However, Mungiki could not survive for long, on this religion narrative alone. Maina needed something beyond religion. He needed economic muscle.

Luckily for him, then President Moi’s strategists at the time were looking for a group to help in Central Kenya, which had become hostile to KANU.

They thus decided to make use of Mungiki.

Maina’s men and Moi’s strategists met in Kiambu and recruited 5 members in every sub-location, who were registered simply as ‘Imwana cia Moi’ (Moi’s Boys), by every sub chief and who became the distributors of every thought and materials by KANU and Moi.

Mungiki had been converted into a political machine.

Meanwhile, Njenga the prophet tapped his family, including a gentleman called Humphrey Ndura wa Waruinge, to become the face of the movement because a prophet message is passed through priests.

A political network was formed, supported by a religious outfit and structures complete with an oath.

Moi saw the effectiveness of the group and kept them busy. He enabled the prophet to get land and even begin a major transport business.

Note that, at this point, Mungiki was non-violent; just a radical philosophy.


After the official recognition by the government of the day, Mungiki acquired the first 50 matatus and in a major meeting in Laikipia, Njenga announced he was merely a Treasurer and that the young men from Central Kenya were the real owners of the matatus. They were to volunteer to drive and tout their ‘own’ vehicles and make money for ‘themselves’

As expected, that call to enrichment spread like bushfire, in every village in Central Kenya and the response was massive.

Unfortunately, the prophet and his ‘assitant’, Waruinge, were not prepared for this kind of success. They had simply not prepared for it. Consequently, not all their followers got jobs.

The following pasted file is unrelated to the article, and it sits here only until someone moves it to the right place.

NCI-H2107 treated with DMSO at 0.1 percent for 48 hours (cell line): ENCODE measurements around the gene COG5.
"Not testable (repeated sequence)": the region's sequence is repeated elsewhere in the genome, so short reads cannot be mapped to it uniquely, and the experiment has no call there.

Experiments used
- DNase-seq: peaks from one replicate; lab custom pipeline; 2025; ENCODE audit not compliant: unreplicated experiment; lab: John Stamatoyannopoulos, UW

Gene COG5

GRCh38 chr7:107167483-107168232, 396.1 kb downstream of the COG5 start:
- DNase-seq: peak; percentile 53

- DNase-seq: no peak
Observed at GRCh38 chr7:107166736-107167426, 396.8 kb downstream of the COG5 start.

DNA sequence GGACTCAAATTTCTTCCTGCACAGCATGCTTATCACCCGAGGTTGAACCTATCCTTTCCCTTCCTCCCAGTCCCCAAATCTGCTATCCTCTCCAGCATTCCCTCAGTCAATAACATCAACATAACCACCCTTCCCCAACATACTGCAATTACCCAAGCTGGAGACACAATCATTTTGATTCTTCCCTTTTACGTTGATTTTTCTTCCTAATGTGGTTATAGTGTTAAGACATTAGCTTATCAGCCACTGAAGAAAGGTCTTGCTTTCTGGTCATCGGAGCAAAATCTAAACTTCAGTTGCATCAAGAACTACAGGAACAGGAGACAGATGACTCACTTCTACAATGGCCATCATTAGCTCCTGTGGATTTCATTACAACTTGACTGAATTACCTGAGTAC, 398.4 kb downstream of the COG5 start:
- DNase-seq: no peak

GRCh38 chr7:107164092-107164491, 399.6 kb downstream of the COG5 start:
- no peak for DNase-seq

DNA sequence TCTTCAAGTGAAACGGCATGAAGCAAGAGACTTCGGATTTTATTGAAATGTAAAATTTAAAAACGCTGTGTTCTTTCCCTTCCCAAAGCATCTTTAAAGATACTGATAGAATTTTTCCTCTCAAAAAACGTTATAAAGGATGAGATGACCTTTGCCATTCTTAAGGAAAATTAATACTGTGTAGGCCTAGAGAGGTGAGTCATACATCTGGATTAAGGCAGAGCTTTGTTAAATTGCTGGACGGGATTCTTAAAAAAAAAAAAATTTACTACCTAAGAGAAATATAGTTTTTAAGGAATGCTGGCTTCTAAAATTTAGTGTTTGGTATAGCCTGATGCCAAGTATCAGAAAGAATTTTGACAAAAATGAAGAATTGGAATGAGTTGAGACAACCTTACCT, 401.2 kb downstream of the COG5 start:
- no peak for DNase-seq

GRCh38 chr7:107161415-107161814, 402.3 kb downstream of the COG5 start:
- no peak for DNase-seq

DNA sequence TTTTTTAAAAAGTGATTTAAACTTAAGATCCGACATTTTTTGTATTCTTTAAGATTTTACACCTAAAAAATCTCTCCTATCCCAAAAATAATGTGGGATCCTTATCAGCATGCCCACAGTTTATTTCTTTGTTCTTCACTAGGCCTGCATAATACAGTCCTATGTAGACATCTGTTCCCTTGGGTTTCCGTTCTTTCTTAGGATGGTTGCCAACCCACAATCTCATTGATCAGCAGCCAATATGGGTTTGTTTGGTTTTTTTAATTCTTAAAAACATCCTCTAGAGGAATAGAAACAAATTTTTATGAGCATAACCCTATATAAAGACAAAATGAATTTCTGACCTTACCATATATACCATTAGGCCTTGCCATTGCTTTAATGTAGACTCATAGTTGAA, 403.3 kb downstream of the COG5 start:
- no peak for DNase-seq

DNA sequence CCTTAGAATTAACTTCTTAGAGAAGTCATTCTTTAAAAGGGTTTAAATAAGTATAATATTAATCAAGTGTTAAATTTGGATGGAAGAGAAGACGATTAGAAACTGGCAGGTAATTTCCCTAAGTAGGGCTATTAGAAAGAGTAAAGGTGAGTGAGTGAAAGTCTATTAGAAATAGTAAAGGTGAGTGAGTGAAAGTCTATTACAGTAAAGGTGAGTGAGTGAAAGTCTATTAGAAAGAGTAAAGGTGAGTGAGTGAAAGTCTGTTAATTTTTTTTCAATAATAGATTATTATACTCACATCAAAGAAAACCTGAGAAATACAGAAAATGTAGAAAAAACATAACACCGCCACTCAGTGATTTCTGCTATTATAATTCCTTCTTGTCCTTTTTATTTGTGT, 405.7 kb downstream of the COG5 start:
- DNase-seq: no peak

A cousin of Njenga, a PCEA cleric in Laikipia, came to the rescue with a master plan that gave birth to the modern day Mungiki; a ruthless movement that stops at nothing when pushing it’s agenda.

The cleric urged for:

1. Recruitment of professionals in the management of Mungiki businesses.

2. Capitalization on the failures of the state to acquire necessary political capital.

3. Reintroduction of compulsory rites to maintain the emotional support of the followers.

4. Establishment of a fundraising arm for economic sustainability of the movement.

This is when Mungiki started doing illegal connections of water and electricity all over.

The movement then went ahead to reintroduce Kikuyu Female Circumcision rites and also fought Hospital Male Circumcision.

But most importantly, the fellows introduced a levy for every matatu employing the youth to the ‘source’.

To counter rebellion, defection was criminalized and categorized as punishable by death!

Nightfall Mingiki oathing and parties were also introduced.


Over the years, Maina Njenga reaped numerous economic gains from the movement he began as a mere boy.

Today, Maina has a rural home sitting on 50 acres, worth about KShs. 200million. There are hundreds of sheep and several dairy cows.

His Ongata Rongai home sits on 15 acres.

His Isinya mansion, where his children live, stands on 25 acres. This one comprises of three guesthouses “to accommodate his visitors in high places!”

Maina has a home in Karen, a few hundred metres from Raila Odinga’s residence.

But the mother of his property investments is a 18 bed-roomed house that sits on 30 acres in Kitengela.

The matatu and bus business has about 400 vehicles.

And that, is the Mungiki story folks.